Giant Botnet Proves that IT Security Needs Improvement
On the heels of a recent post of mine on hacking, where my goal was to remind business that hackers are a lot more sophisticated than we think, comes the news that hackers in China and Europe have attacked 2500 enterprise and government entities over the past 18 months, according to a report in the Wall Street Journal.
The breach was discovered by NetWitness and appears to affect a number of different types of information, including credit-card transactions and intellectual property. The Wall Street Journal article stated:
The hacking operation, the latest of several major hacks that have raised alarms for companies and government officials, is still running and it isn't clear to what extent it has been contained, NetWitness said. Also unclear is the full amount of data stolen and how it was used. . . . In more than 100 cases, the hackers gained access to corporate servers that store large quantities of business data, such as company files, databases and email.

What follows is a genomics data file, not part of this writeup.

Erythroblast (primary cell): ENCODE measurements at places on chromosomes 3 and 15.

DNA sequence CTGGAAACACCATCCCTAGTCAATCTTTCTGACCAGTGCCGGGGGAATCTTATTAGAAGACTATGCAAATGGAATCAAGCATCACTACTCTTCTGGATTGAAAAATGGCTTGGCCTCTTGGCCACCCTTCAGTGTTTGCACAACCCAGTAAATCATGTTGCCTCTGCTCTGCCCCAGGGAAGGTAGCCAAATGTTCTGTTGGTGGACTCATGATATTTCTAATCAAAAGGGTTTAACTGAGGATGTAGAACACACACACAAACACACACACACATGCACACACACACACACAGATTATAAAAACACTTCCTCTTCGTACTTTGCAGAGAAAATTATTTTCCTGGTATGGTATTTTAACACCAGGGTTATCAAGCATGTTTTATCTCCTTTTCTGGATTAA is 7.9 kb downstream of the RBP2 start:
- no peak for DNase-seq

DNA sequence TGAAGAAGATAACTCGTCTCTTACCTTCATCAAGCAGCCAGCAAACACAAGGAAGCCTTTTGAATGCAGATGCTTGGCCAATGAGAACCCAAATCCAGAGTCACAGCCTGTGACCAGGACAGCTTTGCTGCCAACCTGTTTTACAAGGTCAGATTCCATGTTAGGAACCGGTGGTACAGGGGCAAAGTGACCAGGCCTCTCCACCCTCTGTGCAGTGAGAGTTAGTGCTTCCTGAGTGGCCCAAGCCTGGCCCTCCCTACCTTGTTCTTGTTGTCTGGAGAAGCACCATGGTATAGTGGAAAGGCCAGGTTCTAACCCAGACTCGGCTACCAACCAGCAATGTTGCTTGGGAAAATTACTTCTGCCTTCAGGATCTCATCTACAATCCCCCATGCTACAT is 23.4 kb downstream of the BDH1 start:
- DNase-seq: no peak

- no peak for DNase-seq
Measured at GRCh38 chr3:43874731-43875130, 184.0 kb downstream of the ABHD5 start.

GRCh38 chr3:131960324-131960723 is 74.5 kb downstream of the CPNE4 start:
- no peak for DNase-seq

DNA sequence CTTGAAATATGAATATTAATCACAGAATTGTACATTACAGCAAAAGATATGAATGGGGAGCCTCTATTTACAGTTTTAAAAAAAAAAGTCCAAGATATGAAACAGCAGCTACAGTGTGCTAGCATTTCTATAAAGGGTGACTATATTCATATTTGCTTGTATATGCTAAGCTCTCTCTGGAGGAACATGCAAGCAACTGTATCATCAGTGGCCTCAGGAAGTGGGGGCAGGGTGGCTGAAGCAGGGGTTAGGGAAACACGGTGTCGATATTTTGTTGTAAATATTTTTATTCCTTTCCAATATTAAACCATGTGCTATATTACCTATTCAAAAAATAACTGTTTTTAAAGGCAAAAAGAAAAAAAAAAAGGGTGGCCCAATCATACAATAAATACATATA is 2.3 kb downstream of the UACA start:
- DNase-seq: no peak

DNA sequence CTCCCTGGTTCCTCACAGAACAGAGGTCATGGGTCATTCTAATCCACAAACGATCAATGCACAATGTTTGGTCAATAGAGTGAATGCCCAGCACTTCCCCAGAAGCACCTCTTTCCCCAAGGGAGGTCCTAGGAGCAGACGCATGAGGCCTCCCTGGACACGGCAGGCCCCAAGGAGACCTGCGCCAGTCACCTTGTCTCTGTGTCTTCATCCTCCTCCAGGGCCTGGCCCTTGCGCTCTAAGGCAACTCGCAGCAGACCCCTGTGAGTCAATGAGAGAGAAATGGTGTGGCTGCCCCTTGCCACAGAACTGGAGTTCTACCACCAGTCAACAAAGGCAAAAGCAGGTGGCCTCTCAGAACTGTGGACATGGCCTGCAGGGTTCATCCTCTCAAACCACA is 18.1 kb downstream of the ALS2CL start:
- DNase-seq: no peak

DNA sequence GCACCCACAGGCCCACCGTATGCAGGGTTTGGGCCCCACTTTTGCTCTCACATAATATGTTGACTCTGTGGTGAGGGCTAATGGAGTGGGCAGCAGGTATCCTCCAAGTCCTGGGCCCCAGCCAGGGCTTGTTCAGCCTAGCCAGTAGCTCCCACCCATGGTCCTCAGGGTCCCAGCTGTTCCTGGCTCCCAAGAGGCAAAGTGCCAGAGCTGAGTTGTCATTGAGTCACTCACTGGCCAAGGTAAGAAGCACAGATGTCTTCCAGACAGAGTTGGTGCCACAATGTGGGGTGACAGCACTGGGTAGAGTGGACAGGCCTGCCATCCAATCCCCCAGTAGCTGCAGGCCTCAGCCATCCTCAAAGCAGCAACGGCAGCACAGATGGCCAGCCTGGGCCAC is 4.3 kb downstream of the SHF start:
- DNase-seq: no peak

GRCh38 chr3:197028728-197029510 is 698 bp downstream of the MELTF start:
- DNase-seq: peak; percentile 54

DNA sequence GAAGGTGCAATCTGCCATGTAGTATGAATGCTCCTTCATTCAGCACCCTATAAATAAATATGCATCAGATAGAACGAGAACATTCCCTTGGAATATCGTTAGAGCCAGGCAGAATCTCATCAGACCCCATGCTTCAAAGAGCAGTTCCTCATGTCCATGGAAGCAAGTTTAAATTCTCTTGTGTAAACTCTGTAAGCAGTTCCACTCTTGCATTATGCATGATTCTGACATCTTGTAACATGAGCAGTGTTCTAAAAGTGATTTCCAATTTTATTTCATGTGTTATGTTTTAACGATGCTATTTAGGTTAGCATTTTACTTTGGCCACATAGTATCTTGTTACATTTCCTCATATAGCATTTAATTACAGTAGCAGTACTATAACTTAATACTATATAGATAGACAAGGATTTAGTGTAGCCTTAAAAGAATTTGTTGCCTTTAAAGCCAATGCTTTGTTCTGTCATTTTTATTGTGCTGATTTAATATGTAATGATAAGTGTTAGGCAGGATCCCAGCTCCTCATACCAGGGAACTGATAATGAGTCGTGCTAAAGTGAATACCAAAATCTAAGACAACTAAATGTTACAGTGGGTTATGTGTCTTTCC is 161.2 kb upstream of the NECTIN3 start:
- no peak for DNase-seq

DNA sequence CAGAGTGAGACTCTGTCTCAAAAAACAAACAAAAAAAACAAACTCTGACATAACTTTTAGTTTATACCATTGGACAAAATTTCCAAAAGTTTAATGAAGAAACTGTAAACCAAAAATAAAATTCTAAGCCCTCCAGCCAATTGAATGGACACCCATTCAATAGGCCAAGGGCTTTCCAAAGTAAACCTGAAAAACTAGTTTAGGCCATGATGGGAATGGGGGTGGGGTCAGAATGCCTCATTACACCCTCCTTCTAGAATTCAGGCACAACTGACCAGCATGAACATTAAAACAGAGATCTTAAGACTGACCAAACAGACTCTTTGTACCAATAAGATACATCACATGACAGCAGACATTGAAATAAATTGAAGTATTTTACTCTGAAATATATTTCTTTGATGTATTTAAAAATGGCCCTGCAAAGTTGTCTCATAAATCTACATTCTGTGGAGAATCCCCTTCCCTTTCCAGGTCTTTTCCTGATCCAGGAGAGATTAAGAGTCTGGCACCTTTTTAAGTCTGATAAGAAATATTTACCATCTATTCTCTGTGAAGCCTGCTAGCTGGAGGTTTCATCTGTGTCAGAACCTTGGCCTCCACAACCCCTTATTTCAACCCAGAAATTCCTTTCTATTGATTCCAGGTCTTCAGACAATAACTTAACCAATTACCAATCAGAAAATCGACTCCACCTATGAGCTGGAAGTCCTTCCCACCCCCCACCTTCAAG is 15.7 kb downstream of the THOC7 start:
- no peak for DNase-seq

The attacks are coming through a ZeuS botnet called Kneber. In an InformationWeek article, George Hulme wrote:
More than half of the machines infected with the new Kneber botnet were also infected with separate strains of the Zeus and Waladac botnets. Apparently, one or multiple groups of attackers, are having a Field Day on these systems.
In a report about the attack, published by NetWitness and available on the vendor's site, the company claims that the malicious executable was identified by traditional anti-virus engines less than 10 percent of the time and that botnet communication was missed by intrusion detection systems.
Combined with the recent attack on Google, there is a growing concern that cyber security as we know it today isn't prepared for these increasingly sophisticated attacks.